An oligopoly is a market structure in which a few firms have each such a large market share that any change in output by one firm changes market price and profit of other firms. A member of an oligopoly is called an oligopolist.

Real life examples of oligopolies include microprocessors, personal computers, airlines, tobacco, pharmaceuticals, soft drinks, operating systems, etc.

An oligopoly of only two firm is called a duopoly, for example Intel and AMD in case of microprocessors. Similarly, an oligopoly of three firm is called a triopoly, for example Microsoft, Nintendo and Sony in case of game consoles.


We defined oligopoly as a market structure in which each firm has some market power but there are other important features of oligopoly:

  • Significant barriers to entry exist such as high investment requirement because of a high minimum efficient scale (due to increasing returns to scale), control of critical natural resource (such as oil, mercury), etc.
  • The product they sell might be differentiated (for example in automobiles) or standardized (such as steel, crude oil, copper).
  • There is an incentive for firms to collude and form a cartel because they know that a price war is zero-sum game and that cartelization can increase the oligopoly profits to monopoly level.
  • There is price-rigidity because firms fear that any price change will trigger price war.

Concentration Ratio and HHI

An oligopoly is sometimes defined as a market with a small number of firms. But this definition assumes that many niche producers are not part of the market. For example, Rogers, Bell and Telus are the major mobile network operators in Canada but there are many smaller regional firms too. This is why instead of looking at the number of firm in a market, it is better to find out what proportion of the market is controlled by the top few firms. Measures such as four-firm concentration ratio and Herfindahl-Hirschman Index (HHI) are important indicators of oligopolistic tendency of a market. HHI of 2,500 or higher indicates that the industry is an oligopoly.

Oligopoly Competition

Since every firm in an oligopoly can influence market price, each firm must take into consideration the likely response of other firms while setting its price and output level. For example, an attempt by one firm to capture market share by reducing its price and thus increasing its output can result in a fierce price war eliminating any positive economic profit. D1 in the graph below shows a firm’s demand curve if its demand is it rivals do not match its price and output changes while D2 is the demand curve if its price changes are matched. You can see that D2 is steeper which means that a firm’s quantity demand falls more drastically in response to change in its price.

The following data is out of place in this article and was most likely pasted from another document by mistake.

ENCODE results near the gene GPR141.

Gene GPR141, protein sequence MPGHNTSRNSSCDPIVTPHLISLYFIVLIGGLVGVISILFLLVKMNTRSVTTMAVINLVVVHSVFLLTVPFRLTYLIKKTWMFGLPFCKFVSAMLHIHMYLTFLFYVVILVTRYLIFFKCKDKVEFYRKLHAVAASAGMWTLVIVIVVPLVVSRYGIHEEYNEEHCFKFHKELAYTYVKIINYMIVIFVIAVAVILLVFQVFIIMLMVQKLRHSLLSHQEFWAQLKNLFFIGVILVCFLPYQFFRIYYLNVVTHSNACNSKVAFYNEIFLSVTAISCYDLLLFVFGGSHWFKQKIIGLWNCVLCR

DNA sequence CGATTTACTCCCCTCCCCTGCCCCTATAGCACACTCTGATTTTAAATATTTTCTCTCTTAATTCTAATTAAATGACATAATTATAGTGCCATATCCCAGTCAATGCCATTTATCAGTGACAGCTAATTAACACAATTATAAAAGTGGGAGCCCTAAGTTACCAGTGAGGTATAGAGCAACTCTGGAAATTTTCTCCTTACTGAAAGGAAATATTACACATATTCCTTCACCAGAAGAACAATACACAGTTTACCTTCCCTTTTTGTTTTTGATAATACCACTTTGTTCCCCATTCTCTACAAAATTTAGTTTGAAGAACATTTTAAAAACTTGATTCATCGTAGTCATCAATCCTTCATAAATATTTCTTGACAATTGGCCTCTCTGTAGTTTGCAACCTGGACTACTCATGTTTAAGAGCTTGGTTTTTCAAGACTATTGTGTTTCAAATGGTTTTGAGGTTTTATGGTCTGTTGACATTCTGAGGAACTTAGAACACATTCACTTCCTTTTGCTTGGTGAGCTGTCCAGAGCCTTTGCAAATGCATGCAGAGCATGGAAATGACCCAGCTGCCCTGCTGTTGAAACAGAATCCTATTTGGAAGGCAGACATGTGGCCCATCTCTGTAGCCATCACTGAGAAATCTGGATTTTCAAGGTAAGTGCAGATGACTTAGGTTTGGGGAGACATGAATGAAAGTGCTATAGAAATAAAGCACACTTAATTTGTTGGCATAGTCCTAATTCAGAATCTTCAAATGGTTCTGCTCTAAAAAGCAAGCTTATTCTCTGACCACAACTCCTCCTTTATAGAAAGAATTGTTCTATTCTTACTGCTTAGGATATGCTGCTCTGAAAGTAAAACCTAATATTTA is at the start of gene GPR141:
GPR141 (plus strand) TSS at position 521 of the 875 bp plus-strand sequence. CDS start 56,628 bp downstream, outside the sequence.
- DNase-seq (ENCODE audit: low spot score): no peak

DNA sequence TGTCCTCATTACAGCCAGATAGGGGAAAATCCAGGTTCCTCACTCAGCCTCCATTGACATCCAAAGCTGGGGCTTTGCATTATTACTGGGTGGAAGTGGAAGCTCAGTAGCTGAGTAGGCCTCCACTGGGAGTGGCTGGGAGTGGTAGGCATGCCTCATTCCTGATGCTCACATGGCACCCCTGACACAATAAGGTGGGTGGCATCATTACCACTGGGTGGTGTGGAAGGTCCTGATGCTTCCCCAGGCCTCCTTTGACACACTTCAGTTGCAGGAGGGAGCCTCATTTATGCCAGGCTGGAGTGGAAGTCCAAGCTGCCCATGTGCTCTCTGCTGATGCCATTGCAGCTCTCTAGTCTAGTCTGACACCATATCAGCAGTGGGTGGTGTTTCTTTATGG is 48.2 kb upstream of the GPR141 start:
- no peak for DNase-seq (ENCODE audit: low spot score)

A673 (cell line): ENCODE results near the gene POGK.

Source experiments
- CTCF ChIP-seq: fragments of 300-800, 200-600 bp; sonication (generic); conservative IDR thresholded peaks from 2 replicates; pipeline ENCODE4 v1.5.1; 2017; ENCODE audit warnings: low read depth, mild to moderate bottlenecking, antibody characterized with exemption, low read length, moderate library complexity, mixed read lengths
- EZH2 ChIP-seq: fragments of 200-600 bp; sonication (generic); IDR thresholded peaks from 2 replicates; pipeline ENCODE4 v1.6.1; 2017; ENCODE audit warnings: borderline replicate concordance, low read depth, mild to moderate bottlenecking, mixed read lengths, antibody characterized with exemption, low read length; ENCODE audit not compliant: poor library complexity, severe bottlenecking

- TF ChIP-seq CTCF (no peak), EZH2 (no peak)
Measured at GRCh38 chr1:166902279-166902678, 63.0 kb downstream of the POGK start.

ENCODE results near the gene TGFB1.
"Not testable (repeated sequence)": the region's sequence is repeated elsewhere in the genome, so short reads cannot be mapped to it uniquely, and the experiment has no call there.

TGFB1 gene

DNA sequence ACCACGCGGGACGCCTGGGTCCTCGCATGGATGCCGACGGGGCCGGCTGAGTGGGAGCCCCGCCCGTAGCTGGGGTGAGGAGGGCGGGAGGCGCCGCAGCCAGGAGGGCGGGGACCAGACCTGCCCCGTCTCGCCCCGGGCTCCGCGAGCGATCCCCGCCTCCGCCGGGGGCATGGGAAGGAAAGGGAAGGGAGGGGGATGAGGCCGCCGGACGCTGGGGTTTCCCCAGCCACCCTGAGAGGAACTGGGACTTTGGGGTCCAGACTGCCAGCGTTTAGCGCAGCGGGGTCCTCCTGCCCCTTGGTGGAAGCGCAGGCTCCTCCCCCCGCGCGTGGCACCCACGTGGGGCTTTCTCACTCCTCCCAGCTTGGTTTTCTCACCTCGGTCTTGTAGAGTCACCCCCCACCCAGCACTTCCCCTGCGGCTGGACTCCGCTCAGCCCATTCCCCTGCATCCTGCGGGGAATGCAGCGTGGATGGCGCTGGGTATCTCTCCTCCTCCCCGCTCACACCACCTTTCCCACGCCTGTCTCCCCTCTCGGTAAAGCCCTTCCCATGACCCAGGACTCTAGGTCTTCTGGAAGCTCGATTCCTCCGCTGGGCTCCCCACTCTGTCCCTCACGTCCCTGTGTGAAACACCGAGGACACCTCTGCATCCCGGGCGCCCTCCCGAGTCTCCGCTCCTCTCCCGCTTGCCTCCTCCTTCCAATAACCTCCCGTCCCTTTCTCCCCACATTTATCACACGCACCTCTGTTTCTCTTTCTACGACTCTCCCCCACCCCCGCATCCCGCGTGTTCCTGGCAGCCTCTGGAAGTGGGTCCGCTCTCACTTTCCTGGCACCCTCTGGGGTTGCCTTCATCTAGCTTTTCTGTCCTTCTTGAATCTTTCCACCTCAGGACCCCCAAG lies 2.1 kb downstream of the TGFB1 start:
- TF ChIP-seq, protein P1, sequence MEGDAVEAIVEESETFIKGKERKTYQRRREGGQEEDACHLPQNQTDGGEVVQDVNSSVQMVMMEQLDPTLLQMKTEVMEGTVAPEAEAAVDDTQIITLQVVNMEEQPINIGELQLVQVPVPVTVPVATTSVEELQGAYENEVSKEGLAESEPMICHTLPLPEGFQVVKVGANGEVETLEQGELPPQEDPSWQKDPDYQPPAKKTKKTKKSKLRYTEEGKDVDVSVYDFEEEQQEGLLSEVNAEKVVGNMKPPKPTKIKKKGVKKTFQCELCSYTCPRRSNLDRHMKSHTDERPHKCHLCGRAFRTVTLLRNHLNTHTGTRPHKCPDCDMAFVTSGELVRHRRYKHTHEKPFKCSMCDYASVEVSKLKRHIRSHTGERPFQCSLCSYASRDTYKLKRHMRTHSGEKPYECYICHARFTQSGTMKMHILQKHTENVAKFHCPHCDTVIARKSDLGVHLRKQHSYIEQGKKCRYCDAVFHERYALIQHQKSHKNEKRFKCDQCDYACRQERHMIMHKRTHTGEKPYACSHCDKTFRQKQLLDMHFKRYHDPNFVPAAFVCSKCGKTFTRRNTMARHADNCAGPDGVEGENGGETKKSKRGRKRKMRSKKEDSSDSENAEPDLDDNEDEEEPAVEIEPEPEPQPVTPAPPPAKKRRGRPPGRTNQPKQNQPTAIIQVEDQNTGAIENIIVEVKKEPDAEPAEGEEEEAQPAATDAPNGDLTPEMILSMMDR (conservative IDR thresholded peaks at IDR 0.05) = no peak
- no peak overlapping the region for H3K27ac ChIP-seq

Importance of such strategic interactions in an oligopoly makes it the most interesting and important market structure.

Types of Oligopoly

Oligopolies are classified into different types based on nature of product being sold (pure/perfect vs imperfect/differentiated), existence of price-leadership (partial vs full), collusion (collusive vs non-collusive).

Pure/Perfect Oligopoly vs Differentiated/Imperfect Oligopoly

A pure oligopoly is one in which there is a homogeneous product, for example OPEC is a pure/perfect oligopoly. Same is the case of oligopolies of other commodities such as mercury, copper, etc. A differentiated oligopoly, on the other hand, is one in which the product of different firms is perceived to be different, for example automobile and smartphone industries are differentiated oligopolies.

Collusive Oligopoly vs Non-Collusive Oligopoly

A collusive oligopoly in one in which the member firms engage in price-fixing and cartelization, for example OPEC. A non-collusive oligopoly in one in which there is no tacit understanding between the member firms regarding pricing and output. Since price-fixing and cartelization is illegal in most developed countries, most of oligopolies in US and Europe, etc. are non-collusive oligopolies.

Partial Oligopoly vs Full Oligopoly

A partial oligopoly is characterized by one large producer which leads other firms in the oligopoly in pricing and output decision. It is called partial oligopoly because the output and pricing decisions are sequential. A full oligopoly, on the other hand, is a market in which firms have to decide about their pricing and output decisions simultaneously.

Tight Oligopoly vs Loose Oligopoly

A tight oligopoly occurs when the four-firm concentration ration is higher than 60. A loose oligopoly, on the other hand, is one in which the four-firm concentration is in the range of 40-60.

by Obaidullah Jan, ACA, CFA and last modified on

XPLAIND.com is a free educational website; of students, by students, and for students. You are welcome to learn a range of topics from accounting, economics, finance and more. We hope you like the work that has been done, and if you have any suggestions, your feedback is highly valuable. Let's connect!

Copyright © 2010-2024 XPLAIND.com